Monday, March 28, 2011

Schoolhouse Giftedness

There are two basic kinds of gifted students, those who display schoolhouse giftedness and those who display creative/productive giftedness. Both kinds of giftedness are equally important.  They share some commonalities.  In the book Conceptions of Giftedness, Catya von Karolyi describes how gifted children are different: "The most obvious way in which gifted children are different is that they are precocious.  They are ahead of schedule in their interest in and mastery of a particular domain or domains." (Think math, reading, art, music etc.)  She goes on to say, "They grasp and apply underlying principles of a body of knowledge much more quickly than do their peers.  This rapid progress can manifest itself either in breadth or depth of understanding, or both....Gifted children are driven by a rage to master materials in their domain(s) of giftedness, and this rage typically makes itself known in the first few years of life." (1)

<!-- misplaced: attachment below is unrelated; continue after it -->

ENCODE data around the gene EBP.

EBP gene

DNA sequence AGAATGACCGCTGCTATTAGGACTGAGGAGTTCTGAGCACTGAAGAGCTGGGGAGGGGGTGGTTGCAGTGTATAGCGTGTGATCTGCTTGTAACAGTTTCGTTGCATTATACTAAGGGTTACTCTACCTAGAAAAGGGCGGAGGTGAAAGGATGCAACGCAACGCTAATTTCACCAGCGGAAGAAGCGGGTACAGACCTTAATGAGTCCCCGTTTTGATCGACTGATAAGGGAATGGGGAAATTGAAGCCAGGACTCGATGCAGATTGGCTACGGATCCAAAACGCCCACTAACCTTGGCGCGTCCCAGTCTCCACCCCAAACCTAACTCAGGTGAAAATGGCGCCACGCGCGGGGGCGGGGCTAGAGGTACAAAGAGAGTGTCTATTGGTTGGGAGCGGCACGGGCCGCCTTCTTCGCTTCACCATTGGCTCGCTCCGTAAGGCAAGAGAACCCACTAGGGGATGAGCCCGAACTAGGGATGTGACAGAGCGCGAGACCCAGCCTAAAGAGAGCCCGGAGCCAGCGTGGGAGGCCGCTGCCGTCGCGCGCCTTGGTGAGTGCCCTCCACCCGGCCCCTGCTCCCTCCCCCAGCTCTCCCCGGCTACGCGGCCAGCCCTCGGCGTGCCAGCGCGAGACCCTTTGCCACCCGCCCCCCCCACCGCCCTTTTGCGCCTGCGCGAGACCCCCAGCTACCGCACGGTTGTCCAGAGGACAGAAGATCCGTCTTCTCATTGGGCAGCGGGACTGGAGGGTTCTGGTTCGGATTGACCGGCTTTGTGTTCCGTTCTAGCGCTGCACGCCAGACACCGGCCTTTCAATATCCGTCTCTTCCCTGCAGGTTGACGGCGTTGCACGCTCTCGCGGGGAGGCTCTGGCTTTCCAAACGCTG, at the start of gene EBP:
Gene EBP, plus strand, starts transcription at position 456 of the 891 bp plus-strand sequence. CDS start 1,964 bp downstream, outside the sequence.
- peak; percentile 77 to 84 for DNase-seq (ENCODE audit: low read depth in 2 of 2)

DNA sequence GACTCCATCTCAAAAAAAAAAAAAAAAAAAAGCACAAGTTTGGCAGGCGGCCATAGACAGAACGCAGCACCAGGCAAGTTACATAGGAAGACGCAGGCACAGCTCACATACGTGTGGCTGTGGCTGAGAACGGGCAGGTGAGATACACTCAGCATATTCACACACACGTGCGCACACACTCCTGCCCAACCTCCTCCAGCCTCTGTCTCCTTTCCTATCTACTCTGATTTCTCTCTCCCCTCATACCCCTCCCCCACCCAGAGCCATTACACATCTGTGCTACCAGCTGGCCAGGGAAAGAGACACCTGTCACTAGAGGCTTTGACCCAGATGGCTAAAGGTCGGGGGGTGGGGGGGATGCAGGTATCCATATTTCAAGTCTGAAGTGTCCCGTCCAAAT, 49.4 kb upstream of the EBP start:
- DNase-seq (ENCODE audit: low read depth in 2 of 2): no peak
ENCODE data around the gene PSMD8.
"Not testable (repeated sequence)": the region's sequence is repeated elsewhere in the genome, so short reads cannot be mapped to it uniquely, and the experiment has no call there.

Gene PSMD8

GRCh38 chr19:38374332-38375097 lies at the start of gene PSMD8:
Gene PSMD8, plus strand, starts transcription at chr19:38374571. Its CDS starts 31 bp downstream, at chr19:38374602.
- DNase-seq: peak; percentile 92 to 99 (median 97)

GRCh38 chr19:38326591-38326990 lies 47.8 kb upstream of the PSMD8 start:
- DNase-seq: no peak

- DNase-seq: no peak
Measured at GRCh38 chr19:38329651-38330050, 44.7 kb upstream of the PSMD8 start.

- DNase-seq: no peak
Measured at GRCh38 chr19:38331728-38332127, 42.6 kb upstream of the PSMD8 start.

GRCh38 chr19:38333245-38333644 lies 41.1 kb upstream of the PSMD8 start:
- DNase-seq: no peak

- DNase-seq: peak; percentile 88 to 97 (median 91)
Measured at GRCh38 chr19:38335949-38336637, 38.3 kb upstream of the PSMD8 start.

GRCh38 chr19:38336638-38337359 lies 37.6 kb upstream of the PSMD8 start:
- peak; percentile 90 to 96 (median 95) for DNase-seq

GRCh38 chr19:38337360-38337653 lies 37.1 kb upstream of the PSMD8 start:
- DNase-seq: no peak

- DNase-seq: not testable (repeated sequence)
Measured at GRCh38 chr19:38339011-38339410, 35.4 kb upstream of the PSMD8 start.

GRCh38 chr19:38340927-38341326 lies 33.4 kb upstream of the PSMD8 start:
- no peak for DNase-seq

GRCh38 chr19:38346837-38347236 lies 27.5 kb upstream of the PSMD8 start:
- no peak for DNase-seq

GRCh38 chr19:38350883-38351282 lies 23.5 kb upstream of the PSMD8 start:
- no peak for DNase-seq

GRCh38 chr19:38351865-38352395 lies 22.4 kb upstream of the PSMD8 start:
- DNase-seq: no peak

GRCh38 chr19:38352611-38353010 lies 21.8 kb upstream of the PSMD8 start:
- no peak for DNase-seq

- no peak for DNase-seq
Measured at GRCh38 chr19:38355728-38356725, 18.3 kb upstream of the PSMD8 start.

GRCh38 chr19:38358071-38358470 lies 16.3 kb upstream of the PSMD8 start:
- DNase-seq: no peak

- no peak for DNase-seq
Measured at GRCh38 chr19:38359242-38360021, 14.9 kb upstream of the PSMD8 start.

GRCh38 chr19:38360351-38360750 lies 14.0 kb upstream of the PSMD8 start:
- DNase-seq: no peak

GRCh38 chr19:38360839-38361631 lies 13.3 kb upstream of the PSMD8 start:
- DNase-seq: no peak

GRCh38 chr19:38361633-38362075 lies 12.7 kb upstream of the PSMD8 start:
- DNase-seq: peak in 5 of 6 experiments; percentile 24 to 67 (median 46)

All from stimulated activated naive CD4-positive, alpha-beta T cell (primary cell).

There is a great article by Carrie Bailey, written for school psychologists that gives more insight into the talents and needs of gifted students. You can find the article here.
 (Image from beamazinglearning.wordpress.com)

Students with the schoolhouse-type of giftedness can show talent in all school subjects or just one subject. These students excel in the school setting, often scoring high on tests and getting good grades.   I call them "Curriculum Eaters," because they can quickly devour curriculum and have an appetite to learn more and more.

Joseph Renzulli, who is one of the leading voices in Gifted and Talented Education has a wonderful article about giftedness here.  In the article he says, "Schoolhouse giftedness might also be called test-taking or lesson-learning giftedness. It is the kind most easily measured by IQ or other cognitive ability tests, and for this reason it is also the type most often used for selecting students for entrance into special programs. The abilities people display on IQ and aptitude tests are exactly the kinds of abilities that are most valued in traditional school learning situations. In other words, the games people play on ability tests are similar in nature to the games that teachers require in most lesson-learning situations. Research tells us that students who score high on IQ tests are also likely to get high grades in school. Research also has shown that these test-taking and lesson-learning abilities generally remain stable overtime."